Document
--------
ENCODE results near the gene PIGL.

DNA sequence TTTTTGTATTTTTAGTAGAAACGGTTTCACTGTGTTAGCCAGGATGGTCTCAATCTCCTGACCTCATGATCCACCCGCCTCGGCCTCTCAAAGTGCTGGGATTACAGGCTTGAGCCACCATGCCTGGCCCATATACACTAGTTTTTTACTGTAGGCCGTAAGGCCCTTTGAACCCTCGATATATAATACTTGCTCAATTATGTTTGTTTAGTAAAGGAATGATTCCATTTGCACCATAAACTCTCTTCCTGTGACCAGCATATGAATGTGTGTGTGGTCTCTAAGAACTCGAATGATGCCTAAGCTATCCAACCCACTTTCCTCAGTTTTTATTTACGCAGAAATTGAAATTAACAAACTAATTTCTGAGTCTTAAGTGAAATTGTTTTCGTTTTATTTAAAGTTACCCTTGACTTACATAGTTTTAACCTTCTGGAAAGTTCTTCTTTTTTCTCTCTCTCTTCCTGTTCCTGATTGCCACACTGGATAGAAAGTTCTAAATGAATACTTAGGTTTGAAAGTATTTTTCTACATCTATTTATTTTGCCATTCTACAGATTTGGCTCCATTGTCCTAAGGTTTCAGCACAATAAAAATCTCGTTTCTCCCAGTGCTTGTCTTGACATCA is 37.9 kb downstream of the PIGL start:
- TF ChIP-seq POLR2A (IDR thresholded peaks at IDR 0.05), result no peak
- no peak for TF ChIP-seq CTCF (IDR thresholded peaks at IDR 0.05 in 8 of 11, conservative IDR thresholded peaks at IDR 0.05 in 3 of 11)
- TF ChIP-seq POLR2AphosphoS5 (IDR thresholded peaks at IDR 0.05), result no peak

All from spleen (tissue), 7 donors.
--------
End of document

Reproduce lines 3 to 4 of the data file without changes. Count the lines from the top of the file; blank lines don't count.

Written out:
- TF ChIP-seq POLR2A (IDR thresholded peaks at IDR 0.05), result no peak
- no peak for TF ChIP-seq CTCF (IDR thresholded peaks at IDR 0.05 in 8 of 11, conservative IDR thresholded peaks at IDR 0.05 in 3 of 11)